How to Homeschool a Unique Learner

9 easy steps to get you started

Step 1:  Know Your Homeschool Law

Understanding your specific homeschooling law is an important first step in starting your homeschooling journey. In the United States, each state sets their own educational laws. 

If you live outside the United States, we recommend checking your national as well as local homeschooling laws.


Step 2:  Join a Homeschool Organization

Backup is especially important for homeschooling families who work with therapists, doctors, and other professionals who may not agree with your ed choice to homeschool.

Homeschool organizations protect your rights and allow you to homeschool with greater confidence and freedom.


Step 3:  Make Paperwork Considerations

Tracking your progress is especially important when homeschooling involves individualized goals, testing records, therapeutic interventions or behavioral & social components.

Recorded progress will build homeschooling confidence in both you and your child.


Step 4: Find Your Curriculum

Curriculum is important when establishing scope and sequence for instruction. But, children with unique learning needs often require modifications and accommodations in using these materials to achieve their learning goals.

Programs offering multi-faceted, hands-on, and/or sensory dimensions allow parents the greatest flexibility in adapting instruction to meet their child’s specific needs.


Step 5: Know Therapy Options

Homeschoolers have a variety of therapy options they can utilize based on their location, child’s therapy needs, and desired level of parent involvement.

These options range from federal or state-funded programs, private insurance offerings, parent-provided services, or educational consulting assistance. Even families outside the United States can use most of these services.


Step 6: Find Your Tribe

Connecting with fellow, in-the-trenches, homeschooling families is essential to keeping your perspective and gaining the ongoing support you need to continue homeschooling. There are many ways to make these connections, but knowing you are not alone is important to staying strong in your commitment.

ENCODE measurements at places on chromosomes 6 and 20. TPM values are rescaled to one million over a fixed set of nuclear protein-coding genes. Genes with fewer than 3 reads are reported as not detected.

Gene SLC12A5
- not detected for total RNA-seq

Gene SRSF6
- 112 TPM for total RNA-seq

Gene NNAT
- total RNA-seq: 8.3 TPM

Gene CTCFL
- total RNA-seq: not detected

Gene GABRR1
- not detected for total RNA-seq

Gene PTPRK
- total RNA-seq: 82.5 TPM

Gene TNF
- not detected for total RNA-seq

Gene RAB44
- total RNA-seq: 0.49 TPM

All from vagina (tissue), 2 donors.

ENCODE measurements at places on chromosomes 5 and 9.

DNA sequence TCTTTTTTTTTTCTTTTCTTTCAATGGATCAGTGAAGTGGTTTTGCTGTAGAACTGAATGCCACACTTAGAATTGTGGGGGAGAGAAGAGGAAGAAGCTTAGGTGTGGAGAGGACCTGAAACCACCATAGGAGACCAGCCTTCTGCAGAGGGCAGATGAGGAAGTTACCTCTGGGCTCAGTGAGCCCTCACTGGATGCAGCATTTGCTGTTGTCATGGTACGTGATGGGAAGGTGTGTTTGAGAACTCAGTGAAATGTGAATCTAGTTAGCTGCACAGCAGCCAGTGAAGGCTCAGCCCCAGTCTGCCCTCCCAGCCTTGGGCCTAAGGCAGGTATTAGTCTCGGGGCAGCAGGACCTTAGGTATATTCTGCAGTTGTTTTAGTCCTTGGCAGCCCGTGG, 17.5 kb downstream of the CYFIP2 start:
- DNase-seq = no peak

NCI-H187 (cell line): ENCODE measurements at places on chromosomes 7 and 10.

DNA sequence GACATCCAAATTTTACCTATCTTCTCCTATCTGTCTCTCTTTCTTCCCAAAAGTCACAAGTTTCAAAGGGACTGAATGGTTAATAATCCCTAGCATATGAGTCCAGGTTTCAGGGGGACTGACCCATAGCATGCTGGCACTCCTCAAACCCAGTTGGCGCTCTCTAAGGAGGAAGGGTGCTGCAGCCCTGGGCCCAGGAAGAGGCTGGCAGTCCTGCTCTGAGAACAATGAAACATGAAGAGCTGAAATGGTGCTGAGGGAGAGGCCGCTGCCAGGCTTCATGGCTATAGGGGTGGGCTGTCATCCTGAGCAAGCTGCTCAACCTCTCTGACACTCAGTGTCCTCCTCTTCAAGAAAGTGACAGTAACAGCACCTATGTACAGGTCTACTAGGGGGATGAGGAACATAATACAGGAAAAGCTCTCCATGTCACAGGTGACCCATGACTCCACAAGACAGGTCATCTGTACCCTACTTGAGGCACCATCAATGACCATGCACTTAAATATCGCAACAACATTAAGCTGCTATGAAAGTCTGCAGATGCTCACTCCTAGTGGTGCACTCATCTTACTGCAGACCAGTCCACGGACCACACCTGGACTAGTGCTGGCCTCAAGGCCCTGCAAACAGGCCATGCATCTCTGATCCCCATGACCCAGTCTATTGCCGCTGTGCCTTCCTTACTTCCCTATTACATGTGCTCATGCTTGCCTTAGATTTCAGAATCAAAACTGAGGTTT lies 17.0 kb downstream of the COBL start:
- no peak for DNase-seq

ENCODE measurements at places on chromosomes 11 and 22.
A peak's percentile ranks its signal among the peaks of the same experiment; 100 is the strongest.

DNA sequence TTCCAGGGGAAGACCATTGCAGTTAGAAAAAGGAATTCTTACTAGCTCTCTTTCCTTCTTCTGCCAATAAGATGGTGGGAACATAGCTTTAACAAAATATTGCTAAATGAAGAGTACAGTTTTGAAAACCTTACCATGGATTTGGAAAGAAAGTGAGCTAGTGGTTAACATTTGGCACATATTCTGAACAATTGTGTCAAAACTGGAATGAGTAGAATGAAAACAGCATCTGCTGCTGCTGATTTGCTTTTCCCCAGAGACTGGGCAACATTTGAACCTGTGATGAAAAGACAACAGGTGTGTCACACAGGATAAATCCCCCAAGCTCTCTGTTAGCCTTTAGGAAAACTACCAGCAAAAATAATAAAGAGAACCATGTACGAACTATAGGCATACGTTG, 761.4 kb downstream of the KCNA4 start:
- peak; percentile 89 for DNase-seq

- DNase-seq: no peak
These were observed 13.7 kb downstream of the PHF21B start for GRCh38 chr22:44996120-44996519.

Prioritize finding support through the ups and downs of your homeschooling journey.


Step 7:  Reprogram Your Educational Philosophy

Families transitioning from a traditional schoolroom-based learning model to a lifestyle of learning model often take weeks to months to learn how to learn differently.

During this transition time, families take field trips, play educational games, read books, and do other learning-related activities to explore how best their family learns together.

Step 8:  Maintain Your Student’s Individuality

It’s important to not base your child’s progress on a norm, but rather on incremental change over time.  All children transition between stagnant growth plateaus and large learning leaps.

Optimal learning happens when you pace your instruction to match these learning fluctuations and evaluate progress regularly.

Step 9:  Create a Homeschool Mission Statement

Once you are in the homeschooling trenches, it’s easy to get off course especially when your child starts to struggling, sickness creeps in, or life, in general, throws you a curve-ball.

Developing a mission statement for your homeschool will help guard against getting off track and remind you why you choose to start homeschooling.  

Watch the video

How to Start Homeschooling

The Essentials for Homeschooling a Student with Special Educational Needs

Are you thinking of homeschooling, but don’t know where to start? Peggy Ployhar, the Founder and CEO of SPED Homeschool covers what it takes to get started homeschooling, how to avoid and conquer common pitfalls, and how to homeschool special education through high school. This talk is filled with practical advice from her experience in the trenches of homeschooling for 18 years and in working for over 15 years as a special needs homeschooling consultant.